It’s said that there are two types of people in the world: those who like eggplant and those who don’t. I am among the former.  Actually, I don’t just like eggplant; I love it.

If you are among the latter group, you might think us eggplant lovers are crazy, and perhaps you would be right. In 13th century Italy, it was believed that eating eggplant could cause insanity. Egyptians took it a step further, suggesting that insanity became more common and more violent when eggplant was in season. The word for eggplant in Italian is melanzana, which translates to ‘crazy apple,’ and the species name, melongena, means ‘mad apple.’ The apple part refers to the thorn or bitter apple, the wild species from which eggplant was domesticated.

Eggplant has an almost endless variety of aliases — more than 30 Sanskrit names occur in Indian literature alone. They are called aubergine in France and England, brinjal in Asia and Africa, terong in Indonesia, and baigan in Trinidad and Tobago. In fact, according to Hobson-Jobson: A Glossary of Colloquial Anglo-Indian Words and Phrases, and of Kindred Terms, Etymological, Historical, Geographical and Discursive, there is probably “no word of the kind which has undergone such extraordinary variety of modifications, whilst retaining the same meaning.”

Americans are late to the game in terms of eggplant consumption. This remarkable plant’s botanically correct classification is fruit, and it was cultivated in Asia and by Arabs during the Middle Ages. Eggplants were unrecorded in England until the 16th century, and it wasn’t until the 18th century when Thomas Jefferson brought them to this country.

Its consumption still never took off, at least in the west. The U.S. ranks 20th in worldwide in eggplant production. China and India lead the way in growing this versatile vegetable, and now more than four million acres of land on the planet are under eggplant cultivation.

On those acres and throughout history, more than 70 varieties have been grown. In the U.S., we can generally find just seven cultivars. The most common, black magic, is valued because it has three times the antioxidant properties than the others. Antioxidants are just the beginning of the health benefits gained from eating eggplants. Studies suggest that lower cholesterol and blood pressure are also possible with its consumption.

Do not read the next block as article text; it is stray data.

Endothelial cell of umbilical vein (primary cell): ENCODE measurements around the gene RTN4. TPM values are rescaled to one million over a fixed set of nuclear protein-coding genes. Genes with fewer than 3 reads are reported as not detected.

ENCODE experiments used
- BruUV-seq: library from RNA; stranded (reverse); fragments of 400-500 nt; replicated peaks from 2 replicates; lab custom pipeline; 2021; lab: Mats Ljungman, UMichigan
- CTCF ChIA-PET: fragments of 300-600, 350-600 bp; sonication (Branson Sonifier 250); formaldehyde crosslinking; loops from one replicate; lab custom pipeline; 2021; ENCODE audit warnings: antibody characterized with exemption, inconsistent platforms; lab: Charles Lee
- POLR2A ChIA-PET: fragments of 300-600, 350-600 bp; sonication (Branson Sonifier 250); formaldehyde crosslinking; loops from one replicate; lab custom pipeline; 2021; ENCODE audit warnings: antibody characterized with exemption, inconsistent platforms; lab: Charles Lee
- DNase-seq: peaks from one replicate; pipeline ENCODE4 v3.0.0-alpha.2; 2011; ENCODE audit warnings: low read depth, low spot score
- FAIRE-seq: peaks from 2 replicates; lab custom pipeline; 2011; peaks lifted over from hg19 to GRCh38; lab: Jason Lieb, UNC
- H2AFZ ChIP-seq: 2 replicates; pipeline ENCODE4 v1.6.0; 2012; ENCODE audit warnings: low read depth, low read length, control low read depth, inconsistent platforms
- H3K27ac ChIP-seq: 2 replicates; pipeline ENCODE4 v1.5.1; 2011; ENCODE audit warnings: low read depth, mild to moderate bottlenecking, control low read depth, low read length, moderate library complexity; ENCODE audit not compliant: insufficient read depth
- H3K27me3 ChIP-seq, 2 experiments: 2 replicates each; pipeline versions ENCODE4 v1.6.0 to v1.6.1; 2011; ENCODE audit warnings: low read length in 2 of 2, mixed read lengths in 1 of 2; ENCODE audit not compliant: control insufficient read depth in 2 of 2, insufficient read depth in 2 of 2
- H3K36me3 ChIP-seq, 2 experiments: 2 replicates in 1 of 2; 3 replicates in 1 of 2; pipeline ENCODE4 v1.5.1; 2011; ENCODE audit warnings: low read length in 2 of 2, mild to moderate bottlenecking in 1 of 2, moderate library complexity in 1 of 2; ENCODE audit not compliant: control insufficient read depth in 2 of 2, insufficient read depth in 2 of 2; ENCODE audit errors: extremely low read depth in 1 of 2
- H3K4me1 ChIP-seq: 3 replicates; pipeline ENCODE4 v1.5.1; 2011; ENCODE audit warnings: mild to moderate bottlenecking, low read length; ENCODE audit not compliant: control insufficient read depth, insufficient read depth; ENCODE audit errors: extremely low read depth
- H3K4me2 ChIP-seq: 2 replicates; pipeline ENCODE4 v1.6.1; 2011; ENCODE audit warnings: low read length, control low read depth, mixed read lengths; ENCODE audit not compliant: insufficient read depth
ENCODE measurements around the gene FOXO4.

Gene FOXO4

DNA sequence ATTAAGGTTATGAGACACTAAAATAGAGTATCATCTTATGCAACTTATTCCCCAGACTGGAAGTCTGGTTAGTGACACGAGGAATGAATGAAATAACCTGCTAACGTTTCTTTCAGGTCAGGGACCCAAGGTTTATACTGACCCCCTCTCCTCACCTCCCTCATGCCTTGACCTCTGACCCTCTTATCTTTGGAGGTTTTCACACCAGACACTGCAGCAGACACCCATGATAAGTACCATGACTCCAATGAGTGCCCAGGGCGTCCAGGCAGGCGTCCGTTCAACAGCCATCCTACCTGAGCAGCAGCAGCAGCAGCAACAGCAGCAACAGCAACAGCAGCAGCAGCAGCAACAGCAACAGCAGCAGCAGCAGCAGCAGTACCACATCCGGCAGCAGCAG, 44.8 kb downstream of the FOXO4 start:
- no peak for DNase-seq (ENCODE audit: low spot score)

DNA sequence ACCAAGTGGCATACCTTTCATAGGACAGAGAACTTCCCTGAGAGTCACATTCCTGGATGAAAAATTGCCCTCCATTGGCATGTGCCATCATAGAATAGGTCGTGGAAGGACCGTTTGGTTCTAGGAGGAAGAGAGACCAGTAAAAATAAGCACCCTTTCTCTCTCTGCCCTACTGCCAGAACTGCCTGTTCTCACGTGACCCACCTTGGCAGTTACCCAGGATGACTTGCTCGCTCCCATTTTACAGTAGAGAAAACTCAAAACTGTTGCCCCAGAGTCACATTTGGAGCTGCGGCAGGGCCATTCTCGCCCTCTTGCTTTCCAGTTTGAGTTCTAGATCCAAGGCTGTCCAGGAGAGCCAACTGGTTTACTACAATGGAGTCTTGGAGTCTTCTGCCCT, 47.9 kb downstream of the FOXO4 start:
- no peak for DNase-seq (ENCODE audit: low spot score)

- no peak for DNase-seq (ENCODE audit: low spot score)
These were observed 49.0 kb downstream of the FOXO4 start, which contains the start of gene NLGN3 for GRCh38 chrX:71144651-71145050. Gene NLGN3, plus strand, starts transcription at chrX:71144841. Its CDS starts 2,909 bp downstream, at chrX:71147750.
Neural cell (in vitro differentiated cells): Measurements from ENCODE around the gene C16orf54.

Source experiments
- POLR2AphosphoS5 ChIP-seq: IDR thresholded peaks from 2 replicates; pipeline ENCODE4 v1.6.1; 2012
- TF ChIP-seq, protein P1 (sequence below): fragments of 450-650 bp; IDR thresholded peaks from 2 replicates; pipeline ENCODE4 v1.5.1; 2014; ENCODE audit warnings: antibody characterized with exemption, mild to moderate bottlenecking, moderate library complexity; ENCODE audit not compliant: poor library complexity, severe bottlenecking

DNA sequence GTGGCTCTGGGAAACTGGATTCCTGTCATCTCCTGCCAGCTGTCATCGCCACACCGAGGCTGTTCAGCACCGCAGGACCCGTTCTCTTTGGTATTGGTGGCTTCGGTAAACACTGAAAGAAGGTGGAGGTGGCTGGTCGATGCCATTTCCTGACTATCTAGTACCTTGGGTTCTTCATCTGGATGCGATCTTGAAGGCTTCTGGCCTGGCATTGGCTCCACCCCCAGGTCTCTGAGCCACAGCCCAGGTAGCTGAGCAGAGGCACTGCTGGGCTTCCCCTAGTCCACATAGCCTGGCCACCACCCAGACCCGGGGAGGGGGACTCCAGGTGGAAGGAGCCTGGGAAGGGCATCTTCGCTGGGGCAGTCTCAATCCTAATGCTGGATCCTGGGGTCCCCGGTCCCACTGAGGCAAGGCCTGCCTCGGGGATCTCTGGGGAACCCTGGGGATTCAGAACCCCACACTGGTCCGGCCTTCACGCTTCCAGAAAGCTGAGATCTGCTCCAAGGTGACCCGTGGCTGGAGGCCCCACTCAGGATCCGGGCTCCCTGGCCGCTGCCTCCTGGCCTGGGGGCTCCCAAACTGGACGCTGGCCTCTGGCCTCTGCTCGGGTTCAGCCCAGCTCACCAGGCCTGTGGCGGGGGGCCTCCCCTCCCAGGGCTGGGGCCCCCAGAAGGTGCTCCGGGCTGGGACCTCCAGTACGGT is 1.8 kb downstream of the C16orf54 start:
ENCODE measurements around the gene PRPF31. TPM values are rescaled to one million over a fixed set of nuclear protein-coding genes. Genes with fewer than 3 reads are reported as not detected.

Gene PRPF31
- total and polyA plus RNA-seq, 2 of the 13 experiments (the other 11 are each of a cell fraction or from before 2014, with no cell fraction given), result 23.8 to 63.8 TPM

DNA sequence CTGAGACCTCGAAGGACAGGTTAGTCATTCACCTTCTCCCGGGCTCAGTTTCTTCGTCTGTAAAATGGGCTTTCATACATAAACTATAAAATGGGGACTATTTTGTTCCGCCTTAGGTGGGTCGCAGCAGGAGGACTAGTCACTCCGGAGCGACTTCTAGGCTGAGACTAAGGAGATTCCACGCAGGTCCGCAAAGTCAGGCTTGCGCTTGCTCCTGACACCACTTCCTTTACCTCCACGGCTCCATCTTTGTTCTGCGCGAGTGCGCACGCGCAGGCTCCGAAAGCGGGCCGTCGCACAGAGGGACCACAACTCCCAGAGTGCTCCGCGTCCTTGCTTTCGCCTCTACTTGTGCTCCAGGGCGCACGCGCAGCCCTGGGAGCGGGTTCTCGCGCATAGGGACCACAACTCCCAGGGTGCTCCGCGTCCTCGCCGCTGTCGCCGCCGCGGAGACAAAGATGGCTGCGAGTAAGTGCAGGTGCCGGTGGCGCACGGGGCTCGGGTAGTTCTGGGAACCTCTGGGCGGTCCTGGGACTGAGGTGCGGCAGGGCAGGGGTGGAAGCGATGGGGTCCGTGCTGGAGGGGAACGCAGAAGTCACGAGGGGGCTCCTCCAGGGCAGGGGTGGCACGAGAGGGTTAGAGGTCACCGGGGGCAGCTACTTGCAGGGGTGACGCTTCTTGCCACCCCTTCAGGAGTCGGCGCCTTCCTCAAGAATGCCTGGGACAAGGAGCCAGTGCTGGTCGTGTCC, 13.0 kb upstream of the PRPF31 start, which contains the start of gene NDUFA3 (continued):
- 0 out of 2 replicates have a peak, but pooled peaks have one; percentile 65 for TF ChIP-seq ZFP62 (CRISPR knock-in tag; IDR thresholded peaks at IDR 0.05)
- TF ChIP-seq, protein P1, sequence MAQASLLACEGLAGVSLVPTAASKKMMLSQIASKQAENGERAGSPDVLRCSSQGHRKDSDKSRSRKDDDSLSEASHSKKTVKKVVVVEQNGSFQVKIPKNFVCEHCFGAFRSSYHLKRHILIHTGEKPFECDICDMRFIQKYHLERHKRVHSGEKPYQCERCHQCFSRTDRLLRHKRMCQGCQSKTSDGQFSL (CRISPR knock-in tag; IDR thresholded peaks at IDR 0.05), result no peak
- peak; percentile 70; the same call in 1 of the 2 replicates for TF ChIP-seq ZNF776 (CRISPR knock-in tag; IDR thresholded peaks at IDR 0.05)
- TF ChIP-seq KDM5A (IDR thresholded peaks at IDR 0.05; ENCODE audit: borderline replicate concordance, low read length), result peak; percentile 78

On the flip side comes the news that eggplants have a shady connection. Like other nightshades, they contain nicotine. Not to worry, though, since 20 to 40 pounds are needed to consume the amount of nicotine in just one cigarette. Even I would have a problem eating that much eggplant at a single sitting.

But perhaps the most interesting thing about the eggplant is its most recent incarnation as a racy emoji. For those of us older than the millennial generation, be advised that using the eggplant emoji might have unintended consequences. According to some sources, the eggplant has “displaced bananas as America’s dominant phallic fruit,” and was named in 2013 as one of the “emojis to send while sexting.”  Yikes.

To make sure that you texts are not misunderstood, think twice before texting an eggplant image, even if you just have takeout Parmesan in mind.

But, for your health’s sake and maximum happiness, do continue to eat as many eggplants as possible, for a Japanese proverb states: “The happiest omen for a New Year is first Mount Fuji, then the falcon, and lastly eggplant.”

Though some say eggplants are bitter, I haven’t been able to get my head around the idea that they are unloved and unappetizing to some. Jeff Smith, the Frugal Gourmet, understood my confusion when he said: “How can people say they don’t eat eggplant when God loves the color and the French love the name? I don’t understand.”

Suzan Bellincampi is director of the Felix Neck Wildlife Sanctuary in Edgartown, and author of Martha’s Vineyard: A Field Guide to Island Nature.